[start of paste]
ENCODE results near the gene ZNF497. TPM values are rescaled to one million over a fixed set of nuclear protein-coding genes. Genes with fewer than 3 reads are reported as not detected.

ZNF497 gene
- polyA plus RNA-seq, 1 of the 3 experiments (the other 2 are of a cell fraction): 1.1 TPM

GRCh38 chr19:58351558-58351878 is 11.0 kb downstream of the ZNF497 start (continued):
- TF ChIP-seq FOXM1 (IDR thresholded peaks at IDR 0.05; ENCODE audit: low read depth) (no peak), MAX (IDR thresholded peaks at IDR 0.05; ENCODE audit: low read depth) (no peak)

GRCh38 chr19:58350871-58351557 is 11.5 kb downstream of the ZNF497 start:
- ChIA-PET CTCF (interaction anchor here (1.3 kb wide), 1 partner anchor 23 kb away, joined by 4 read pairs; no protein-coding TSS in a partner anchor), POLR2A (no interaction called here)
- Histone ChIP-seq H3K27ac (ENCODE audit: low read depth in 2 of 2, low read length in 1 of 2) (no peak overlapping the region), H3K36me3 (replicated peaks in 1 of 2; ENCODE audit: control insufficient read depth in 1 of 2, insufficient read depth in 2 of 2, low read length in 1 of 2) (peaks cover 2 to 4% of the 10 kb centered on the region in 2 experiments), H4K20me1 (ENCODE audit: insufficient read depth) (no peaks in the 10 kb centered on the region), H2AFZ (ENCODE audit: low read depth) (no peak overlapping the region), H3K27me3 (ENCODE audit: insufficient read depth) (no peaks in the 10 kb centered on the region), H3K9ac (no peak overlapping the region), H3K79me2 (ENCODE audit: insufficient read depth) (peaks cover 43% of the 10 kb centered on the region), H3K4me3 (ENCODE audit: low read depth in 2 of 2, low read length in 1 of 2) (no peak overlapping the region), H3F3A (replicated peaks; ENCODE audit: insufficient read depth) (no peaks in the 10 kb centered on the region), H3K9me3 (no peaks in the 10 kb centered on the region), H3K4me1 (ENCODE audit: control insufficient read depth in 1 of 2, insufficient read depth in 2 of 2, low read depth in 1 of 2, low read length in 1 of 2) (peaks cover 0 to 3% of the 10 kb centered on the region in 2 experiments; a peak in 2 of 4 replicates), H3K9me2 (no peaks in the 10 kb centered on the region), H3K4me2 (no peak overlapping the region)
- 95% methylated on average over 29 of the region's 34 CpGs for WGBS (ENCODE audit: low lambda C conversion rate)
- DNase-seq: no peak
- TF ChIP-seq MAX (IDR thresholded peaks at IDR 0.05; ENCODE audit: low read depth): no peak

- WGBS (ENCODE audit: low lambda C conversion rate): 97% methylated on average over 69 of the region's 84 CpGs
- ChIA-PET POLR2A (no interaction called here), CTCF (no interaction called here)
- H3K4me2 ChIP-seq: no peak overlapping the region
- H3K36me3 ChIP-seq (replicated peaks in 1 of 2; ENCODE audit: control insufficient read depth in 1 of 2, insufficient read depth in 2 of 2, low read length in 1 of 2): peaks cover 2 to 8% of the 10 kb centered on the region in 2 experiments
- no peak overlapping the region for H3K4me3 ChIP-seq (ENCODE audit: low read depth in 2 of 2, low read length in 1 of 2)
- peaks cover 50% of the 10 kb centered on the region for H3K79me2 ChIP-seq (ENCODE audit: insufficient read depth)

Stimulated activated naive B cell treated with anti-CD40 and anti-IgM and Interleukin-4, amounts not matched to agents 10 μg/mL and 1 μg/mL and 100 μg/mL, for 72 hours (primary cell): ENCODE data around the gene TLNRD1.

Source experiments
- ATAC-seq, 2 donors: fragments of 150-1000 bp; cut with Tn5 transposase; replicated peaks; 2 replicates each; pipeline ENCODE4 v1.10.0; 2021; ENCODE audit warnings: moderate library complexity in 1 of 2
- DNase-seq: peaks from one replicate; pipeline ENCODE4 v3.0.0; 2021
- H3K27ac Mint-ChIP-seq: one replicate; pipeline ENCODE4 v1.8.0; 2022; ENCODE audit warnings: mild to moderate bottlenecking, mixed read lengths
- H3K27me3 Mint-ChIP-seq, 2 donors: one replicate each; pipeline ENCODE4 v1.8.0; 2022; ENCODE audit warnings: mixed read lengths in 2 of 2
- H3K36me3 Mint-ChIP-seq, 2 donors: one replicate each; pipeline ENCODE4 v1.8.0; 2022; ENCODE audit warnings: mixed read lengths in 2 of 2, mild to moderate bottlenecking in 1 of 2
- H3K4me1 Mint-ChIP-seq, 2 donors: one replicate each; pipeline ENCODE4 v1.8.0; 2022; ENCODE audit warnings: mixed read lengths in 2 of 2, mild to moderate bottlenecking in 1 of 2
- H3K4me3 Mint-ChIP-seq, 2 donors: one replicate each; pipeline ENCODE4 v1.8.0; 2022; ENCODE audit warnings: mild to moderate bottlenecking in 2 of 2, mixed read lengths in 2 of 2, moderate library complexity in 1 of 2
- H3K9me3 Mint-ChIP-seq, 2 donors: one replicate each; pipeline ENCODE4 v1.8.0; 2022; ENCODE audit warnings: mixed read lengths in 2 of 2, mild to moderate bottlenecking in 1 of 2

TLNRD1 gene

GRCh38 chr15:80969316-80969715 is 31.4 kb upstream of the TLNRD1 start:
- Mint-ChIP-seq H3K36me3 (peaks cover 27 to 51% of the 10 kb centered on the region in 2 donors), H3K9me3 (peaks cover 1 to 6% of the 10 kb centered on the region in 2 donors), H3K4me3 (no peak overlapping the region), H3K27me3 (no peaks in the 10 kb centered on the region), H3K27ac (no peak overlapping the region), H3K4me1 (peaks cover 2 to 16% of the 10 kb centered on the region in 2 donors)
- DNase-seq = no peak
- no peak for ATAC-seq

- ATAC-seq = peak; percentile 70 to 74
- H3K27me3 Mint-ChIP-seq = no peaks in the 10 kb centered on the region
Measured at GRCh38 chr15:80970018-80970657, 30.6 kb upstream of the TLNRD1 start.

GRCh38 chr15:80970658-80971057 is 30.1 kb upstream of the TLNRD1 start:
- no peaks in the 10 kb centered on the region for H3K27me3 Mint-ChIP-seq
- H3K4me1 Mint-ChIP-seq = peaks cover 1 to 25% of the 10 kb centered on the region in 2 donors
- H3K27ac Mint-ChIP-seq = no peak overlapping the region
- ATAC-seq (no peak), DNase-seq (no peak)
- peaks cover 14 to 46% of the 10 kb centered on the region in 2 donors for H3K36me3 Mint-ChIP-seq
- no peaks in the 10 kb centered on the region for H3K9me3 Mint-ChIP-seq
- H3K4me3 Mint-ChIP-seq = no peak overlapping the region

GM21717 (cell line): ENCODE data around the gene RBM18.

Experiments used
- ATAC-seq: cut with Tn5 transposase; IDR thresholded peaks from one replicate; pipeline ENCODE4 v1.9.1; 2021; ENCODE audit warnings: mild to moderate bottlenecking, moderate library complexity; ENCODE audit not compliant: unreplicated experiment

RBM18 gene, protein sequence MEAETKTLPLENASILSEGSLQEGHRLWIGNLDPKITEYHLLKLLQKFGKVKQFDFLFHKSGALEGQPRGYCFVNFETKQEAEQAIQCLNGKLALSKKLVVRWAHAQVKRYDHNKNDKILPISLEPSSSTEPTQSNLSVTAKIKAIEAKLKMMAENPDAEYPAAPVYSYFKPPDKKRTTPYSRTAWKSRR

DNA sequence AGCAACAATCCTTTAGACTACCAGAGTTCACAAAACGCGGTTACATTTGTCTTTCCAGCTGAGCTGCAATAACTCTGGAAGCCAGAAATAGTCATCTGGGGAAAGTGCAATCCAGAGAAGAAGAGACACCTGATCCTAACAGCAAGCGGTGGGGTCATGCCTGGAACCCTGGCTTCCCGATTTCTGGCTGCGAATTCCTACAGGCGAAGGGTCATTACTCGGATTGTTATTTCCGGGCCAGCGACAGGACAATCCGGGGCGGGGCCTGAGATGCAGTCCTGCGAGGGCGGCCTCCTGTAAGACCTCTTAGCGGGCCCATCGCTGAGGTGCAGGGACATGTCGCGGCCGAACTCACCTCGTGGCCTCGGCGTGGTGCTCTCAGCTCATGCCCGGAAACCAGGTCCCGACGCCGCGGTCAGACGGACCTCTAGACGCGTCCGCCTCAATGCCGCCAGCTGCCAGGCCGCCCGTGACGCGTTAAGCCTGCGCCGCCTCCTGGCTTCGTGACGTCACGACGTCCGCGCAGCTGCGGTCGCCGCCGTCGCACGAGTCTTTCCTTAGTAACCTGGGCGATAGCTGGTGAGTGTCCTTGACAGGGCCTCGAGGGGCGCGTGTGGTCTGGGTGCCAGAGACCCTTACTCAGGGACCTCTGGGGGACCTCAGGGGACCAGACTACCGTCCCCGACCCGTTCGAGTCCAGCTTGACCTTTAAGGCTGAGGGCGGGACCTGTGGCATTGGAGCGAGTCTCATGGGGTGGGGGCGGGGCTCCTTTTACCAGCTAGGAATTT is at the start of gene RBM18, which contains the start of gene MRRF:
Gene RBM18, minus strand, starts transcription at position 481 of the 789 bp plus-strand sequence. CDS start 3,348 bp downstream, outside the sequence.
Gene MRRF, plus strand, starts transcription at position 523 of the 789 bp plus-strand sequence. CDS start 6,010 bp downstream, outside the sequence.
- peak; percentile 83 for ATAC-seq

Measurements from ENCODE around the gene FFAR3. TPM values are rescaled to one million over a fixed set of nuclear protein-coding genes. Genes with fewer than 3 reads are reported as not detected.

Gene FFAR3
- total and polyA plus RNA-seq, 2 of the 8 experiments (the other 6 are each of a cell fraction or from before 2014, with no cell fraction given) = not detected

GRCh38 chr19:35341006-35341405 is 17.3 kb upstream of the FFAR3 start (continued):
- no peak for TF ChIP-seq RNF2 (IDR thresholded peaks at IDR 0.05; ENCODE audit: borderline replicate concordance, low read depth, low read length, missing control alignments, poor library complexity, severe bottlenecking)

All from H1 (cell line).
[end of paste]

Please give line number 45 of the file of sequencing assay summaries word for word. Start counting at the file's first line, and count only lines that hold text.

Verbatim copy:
Experiments used